An understanding of group dynamics can help us to hold groups together. It is important to understand the three major actions of groups. The first two are primary, and the third emerges as a means to balance these two.
Groups come together to perform tasks. They form in order to achieve something, to reach a goal, to create something, or to learn something.
Groups are composed of individuals, each with their own particular personality, ideas, experience, knowledge, and therefore needs. Personal needs could vary from a need to belong through to a need to contribute. Maybe there are needs to be creative, or perhaps to impart a skill.
Holding a group together requires maintaining the balance between task needs and personal needs. The analogy of a see-saw is helpful. Task are at one end of the see-saw, personal needs at the other. The fulcrum that balances these two is the Maintenance Needs of the group. (see diag)
It is the task of the facilitator of the group to ensure that the maintenance needs of the group are met, so that the tasks of the group are kept in mind and are continually worked on, yet also ensuring that personal needs are met. If individual personal needs are not met, then people may lose interest and drop out of the group, perhaps taking with them some important skill, knowledge or idea. It has been said that people join a learning group in order to learn something, but that what keeps them there are the relationships that they make. This is no different for a group that has a more external, or social change purpose.
So, what are the Maintenance Needs and how does the facilitator ensure that they are met?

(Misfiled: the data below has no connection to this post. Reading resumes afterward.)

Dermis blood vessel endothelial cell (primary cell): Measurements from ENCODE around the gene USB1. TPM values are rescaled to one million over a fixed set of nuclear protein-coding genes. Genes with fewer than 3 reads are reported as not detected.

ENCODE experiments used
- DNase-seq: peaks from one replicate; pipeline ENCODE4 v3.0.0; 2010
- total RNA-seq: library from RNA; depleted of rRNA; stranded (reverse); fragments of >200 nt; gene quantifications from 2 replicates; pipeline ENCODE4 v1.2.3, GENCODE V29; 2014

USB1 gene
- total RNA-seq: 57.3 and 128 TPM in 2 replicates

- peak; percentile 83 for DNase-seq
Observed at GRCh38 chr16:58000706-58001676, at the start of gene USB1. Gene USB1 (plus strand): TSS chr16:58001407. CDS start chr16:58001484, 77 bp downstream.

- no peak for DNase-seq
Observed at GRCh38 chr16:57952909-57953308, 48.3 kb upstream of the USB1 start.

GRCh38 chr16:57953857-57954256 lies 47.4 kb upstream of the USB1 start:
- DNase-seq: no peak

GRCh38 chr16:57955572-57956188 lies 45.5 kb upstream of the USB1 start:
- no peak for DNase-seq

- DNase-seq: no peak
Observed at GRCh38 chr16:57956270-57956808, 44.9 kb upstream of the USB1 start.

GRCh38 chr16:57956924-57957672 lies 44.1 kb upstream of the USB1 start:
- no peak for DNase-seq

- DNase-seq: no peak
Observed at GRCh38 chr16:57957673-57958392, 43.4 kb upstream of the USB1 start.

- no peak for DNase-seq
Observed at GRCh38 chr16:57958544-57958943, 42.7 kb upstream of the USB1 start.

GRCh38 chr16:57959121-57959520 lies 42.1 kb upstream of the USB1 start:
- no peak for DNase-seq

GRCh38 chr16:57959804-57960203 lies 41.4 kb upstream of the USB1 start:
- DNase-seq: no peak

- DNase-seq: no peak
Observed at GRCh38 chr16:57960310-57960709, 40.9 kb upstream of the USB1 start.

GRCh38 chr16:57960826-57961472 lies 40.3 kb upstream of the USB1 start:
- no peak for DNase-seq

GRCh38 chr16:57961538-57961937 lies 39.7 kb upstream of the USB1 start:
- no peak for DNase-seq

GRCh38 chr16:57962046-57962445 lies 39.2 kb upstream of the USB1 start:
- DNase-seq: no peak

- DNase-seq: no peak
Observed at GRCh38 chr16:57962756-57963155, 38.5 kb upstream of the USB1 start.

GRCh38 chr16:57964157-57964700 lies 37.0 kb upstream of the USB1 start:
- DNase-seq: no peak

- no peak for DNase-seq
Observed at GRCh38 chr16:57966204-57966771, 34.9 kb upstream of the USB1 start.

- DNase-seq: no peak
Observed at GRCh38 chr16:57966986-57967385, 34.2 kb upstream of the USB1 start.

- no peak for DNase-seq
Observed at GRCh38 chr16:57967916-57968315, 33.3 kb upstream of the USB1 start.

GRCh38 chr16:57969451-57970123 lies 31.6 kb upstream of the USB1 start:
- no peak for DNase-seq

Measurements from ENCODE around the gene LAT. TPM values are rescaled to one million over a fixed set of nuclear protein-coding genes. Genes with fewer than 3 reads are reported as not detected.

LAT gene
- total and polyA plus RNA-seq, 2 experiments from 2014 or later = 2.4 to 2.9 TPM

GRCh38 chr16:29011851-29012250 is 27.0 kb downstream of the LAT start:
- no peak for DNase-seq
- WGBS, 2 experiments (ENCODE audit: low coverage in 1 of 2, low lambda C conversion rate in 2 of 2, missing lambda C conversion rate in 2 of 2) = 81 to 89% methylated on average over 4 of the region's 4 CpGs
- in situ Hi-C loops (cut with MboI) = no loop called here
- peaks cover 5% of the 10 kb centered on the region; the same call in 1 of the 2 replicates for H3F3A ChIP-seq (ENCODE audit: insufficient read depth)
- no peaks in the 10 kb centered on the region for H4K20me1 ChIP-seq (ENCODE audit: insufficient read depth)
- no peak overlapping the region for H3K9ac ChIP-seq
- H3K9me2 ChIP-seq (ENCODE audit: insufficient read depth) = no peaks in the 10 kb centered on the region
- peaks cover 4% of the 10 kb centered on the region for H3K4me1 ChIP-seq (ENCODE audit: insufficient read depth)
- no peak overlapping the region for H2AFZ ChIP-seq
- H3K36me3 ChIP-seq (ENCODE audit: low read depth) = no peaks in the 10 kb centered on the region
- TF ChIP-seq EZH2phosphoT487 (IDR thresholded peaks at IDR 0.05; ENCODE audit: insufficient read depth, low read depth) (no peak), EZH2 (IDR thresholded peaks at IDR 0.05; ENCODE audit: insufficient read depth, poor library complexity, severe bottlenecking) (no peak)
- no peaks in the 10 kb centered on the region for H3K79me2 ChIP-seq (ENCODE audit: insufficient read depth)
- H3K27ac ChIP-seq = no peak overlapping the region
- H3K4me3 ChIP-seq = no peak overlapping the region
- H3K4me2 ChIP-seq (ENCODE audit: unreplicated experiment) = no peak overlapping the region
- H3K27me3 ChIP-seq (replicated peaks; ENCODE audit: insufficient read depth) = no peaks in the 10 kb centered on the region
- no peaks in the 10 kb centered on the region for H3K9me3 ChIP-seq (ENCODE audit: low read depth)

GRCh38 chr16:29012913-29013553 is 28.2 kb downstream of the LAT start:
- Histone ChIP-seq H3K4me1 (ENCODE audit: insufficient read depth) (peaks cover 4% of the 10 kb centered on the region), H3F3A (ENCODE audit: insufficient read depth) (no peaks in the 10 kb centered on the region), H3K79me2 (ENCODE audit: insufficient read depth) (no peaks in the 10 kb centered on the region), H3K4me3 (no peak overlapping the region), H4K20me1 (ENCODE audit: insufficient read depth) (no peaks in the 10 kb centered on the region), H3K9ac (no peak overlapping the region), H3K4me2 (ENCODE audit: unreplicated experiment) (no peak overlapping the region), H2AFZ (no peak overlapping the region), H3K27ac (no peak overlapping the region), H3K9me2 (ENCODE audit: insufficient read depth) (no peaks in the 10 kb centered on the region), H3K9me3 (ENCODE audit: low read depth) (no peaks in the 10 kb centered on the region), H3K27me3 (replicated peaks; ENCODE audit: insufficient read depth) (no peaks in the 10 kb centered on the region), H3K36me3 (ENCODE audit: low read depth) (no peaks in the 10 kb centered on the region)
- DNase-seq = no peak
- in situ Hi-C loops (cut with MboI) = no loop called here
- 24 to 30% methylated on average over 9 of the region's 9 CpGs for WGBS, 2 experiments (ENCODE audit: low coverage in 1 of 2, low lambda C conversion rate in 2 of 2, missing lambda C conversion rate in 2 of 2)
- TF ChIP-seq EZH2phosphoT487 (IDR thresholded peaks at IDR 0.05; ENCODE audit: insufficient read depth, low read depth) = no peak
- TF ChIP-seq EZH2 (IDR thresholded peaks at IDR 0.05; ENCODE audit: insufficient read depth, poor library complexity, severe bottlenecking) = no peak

Maintenance Needs and Functions
A few of the things that a facilitator needs to be aware of in order to maintain the balance between task and personal needs include:
- Ensuring that all participants are encouraged to participate. This means that the facilitator must be encouraging, have an open and receptive manner and is aware of equity issues.
- Is able to maintain an open and full communication between participants, including the ability to draw out silent members. This means being comfortable with different styles of groups working together (including individual time, pairs, small groups, interactive movement, as well as the more traditional full group discussion).
- Being open to the full range of human expression, including feelings, emotions and intuition, as well as intellectual expression. This may mean specifically allowing for or even promoting the expression of heart and gut “thoughts.”
- Helping to relieve tension by recognising the importance of humour (although ensuring that the humour is not of a disrespectful nature). The use of ice-breakers and other forms of “time out” activities can be helpful, not just to relief tension, but also to reduce the possibility of boredom or inattention.
- Reminding the group of their goals and direction. Being able to summarise where a group has got to and then suggesting the next steps is a useful function of a facilitator.
- Being able to work with disagreement or differences of opinion in a way that respects the individual needs of all yet also recognises the task needs of the group. An understanding of techniques for doing this are useful skills for facilitators to have in their “tool box.”
- Testing for consensus or agreements. This helps groups to recognise when and where progress is being made. If agreements are not reached then it may be necessary to restate the problem. issue, or concern that the group are working on. It is then important to summarise the steps that have been made along the way, thus being able to clarify sticking points.
- Most of all, the primary function of a facilitator is to listen. Listen for new ideas, areas of agreement, areas of disagreement, to those who are silent. Listen for signs of restlessness, misunderstandings, or for discussion dominators.
These are just very very brief explanations of some of the roles of a facilitator who is trying to maintain the balance between task and personal needs. Each of these roles can be expanded on and the reader is encouraged to discover some of the excellent books or on-line resources on facilitation tat are now available.
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